Insert the LMA as far back as possible, until it seats against the upper esophageal sphincter, overlying the larynx. Pressing backwards and downwards as you insert helps to avoid interference with the epiglottis because this action keeps the cuff tip pressed firmly against the palate. The cuff tip is less likely to curl. Your index finger will often be almost entirely within the mouth. The LMA usually seats with the tip of the mask below the base of the tongue. The dark line on the tube shaft will lie opposite the front teeth.
Occasionally the cuff hangs up on insertion and won’t pass. You can use a tongue blade to pull the back of the tongue forward. You may occasionally need to insert the index finger of your gloved hand into the mouth to straighten the tip of the LMA if it is curling. If you do this, make sure your patient is anesthetized deeply enough not to bite you.
Be Careful With the Tongue
When the tongue gets caught in the LMA cuff bowl during insertion, many providers just keep pushing until the tongue pops forward out of the bowl. The problem with this technique is that it can tear the delicate frenulum, the tissue attachment, underneath the front base of the tongue. This injury tends to be quite painful during the healing process.
Pros and Cons to Leaving the Cuff Partially Inflated
Some people like to leave the cuff partially inflated during insertion. This works reasonably well, but can occasionally cause problems. An inflated cuff is harder to insert into a small mouth. It more easily catches the tongue in the bowl of the cuff. It can also catch on and potentially damage teeth.
When the cuff is inflated at the start, you can’t insert it as deeply. It may therefore fail to seat optimally against the upper esophageal sphincter, leading to potential gastric distension if there is a less than perfect seal around the larynx. Additionally, when the cuff doesn’t seal against the sphincter, you have lost some inherent protection against aspiration.
When inserting the LMA partially inflated, you sometimes need to twist the device sideways to allow the LMA to slip around the side of the tongue before sliding into position behind it.
Watch the LMA Tube and the Neck As You Inflate the Cuff
If the LMA is properly seated, you will usually see the tube rise slightly out of the mouth as you inflate the cuff and you will see the area over the larynx to lift.
On the other hand, if the tube keeps popping out of the mouth by a significant amount, most likely the tip of the tube is not resting low, behind the tongue. If it’s higher in the posterior pharynx you may not be able to obtain a seal and ventilate, and if you can, the LMA may slide out of position when you are least expecting it.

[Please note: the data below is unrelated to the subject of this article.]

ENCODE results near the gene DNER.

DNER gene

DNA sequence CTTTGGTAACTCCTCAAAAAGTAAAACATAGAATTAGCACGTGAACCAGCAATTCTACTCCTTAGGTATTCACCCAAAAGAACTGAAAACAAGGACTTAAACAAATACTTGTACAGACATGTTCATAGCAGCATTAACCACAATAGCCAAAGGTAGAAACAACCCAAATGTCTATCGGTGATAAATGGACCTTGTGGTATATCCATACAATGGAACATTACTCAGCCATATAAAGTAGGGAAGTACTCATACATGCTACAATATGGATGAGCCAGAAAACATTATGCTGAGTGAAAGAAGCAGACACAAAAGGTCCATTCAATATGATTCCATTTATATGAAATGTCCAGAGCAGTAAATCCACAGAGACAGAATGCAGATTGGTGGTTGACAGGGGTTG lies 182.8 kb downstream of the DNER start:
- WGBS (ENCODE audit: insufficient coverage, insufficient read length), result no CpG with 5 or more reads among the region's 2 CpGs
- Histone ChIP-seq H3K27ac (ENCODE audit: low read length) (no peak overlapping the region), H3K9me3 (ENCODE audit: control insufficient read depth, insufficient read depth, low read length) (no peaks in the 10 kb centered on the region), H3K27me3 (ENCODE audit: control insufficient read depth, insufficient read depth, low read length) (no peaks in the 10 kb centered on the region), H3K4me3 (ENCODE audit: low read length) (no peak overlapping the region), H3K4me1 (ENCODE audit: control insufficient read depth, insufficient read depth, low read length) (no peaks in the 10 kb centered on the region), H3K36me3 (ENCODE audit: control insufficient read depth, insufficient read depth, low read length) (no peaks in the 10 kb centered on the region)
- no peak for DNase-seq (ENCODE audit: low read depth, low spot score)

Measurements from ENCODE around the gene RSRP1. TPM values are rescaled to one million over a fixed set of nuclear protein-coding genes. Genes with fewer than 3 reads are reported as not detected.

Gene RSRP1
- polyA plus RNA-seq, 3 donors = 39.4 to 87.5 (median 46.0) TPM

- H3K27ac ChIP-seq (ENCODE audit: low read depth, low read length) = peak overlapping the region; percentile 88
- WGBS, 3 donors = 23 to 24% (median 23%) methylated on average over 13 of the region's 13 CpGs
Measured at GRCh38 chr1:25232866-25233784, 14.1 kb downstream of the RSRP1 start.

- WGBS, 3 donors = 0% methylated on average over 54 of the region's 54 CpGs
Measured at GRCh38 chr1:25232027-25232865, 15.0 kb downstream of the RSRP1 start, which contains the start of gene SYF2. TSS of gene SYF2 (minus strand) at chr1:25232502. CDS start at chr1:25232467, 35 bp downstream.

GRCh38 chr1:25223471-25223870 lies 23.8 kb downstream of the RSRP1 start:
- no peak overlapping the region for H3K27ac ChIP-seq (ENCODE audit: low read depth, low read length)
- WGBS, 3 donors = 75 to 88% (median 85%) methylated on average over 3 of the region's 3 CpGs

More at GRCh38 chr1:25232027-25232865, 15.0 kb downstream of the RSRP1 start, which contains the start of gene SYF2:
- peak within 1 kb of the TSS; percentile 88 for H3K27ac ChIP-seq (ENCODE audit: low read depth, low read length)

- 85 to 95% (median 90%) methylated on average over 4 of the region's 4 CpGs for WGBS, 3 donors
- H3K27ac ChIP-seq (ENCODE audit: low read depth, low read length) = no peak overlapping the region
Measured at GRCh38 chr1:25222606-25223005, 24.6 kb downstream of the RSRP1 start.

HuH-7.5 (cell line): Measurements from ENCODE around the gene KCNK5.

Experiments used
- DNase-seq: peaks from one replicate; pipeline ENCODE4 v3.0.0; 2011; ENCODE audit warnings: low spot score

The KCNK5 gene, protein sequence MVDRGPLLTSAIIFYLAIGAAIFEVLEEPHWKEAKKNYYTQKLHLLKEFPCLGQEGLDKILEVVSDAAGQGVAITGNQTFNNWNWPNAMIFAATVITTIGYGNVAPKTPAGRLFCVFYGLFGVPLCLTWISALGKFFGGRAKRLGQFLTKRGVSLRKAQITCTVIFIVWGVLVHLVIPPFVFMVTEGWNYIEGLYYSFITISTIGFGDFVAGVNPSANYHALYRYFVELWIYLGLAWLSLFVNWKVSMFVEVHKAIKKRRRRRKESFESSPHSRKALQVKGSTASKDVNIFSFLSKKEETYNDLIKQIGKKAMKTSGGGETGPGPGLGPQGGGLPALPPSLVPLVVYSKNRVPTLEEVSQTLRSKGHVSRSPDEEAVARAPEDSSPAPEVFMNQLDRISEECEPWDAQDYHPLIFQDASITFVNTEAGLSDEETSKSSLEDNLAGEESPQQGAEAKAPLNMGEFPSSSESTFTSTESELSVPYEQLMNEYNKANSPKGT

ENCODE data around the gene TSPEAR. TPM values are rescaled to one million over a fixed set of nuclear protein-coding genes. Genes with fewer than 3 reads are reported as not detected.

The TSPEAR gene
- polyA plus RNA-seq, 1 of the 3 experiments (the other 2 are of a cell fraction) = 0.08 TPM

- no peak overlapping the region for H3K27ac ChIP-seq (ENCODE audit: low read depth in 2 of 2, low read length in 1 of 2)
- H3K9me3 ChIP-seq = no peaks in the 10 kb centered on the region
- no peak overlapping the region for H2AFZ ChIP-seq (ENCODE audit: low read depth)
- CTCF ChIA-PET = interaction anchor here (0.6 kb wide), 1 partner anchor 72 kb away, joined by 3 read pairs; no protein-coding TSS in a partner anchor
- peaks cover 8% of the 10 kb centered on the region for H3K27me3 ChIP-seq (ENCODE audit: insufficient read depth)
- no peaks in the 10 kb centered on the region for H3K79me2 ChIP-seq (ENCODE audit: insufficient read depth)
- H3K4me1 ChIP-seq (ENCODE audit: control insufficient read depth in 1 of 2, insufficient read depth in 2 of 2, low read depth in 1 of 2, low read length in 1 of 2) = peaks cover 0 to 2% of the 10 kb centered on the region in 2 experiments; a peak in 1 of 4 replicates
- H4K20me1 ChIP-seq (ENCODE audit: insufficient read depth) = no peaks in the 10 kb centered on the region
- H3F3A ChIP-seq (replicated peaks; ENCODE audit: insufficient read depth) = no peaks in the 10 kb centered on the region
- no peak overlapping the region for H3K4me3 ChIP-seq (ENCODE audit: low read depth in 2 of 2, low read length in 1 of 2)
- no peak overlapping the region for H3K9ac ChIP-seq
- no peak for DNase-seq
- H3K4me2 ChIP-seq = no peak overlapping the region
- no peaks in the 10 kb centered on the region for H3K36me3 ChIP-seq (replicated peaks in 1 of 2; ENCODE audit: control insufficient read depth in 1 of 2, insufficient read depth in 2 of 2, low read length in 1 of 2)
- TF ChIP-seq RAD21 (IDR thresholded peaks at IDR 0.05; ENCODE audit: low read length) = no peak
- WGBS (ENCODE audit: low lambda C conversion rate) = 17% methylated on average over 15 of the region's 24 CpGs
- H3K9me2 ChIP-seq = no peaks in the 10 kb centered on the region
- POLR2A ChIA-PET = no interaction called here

Check Ventilation Immediately
Check ventilation immediately. Just because it looks good, doesn’t mean you have an unobstructed airway. The laryngeal mask airway is a mask, and like any mask must have a good seal around an unobstructed glottic opening in order to to ventilate.
If you can’t ventilate, the most common scenarios are that the either:
- the cuff is not sufficiently inflated to make the seal
- the cuff tip and/or the epiglottis are folded over, obstructing the larynx
- or the cuff is twisted behind the tongue and not making good contact over the larynx
First add air to the cuff. If you still don’t have a good seal, pull the LMA back slightly 1-2 cm with the cuff inflated, look at the line to make sure it’s going in straight, and then reinsert. This action often allows a trapped epiglottis to free itself or allow a folded cuff tip to flip open. You may need to completely remove the device and start over, perhaps considering a different size.
Don’t forget to give your apneic patient a breath or two between insertion attempts.
Consider Having an LMA Available Whenever You Intubate
LMAs have revolutionized anesthetic management as well as provided a superb device for rescue ventilation, both in the hospital as well as in the field. I always have one of the proper size available whenever I provide anesthesia- even if I plan to intubate. It’s one more way you can prepare for that unexpected can’t intubate/can’t ventilate scenario.
In summary, to insert a laryngeal Mask Airway:
- First, Deflate The Cuff Properly
- Lubricate the Posterior LMA Surface
- Slight Flexion of the Head on the Neck Can Help
- How You Hold the LMA Matters
- Open The Mouth As Wide As You Can
- Insert As Far Back as Possible Until It Seats
- Be careful With the Tongue
- Consider Pros and Cons to Leaving the Cuff Partially Inflated
- Watch the LMA Tube and the Neck As You Inflate the Cuff
- Check Ventilation Immediately
- Consider Having an LMA Available Whenever You Intubate
May The Force Be With You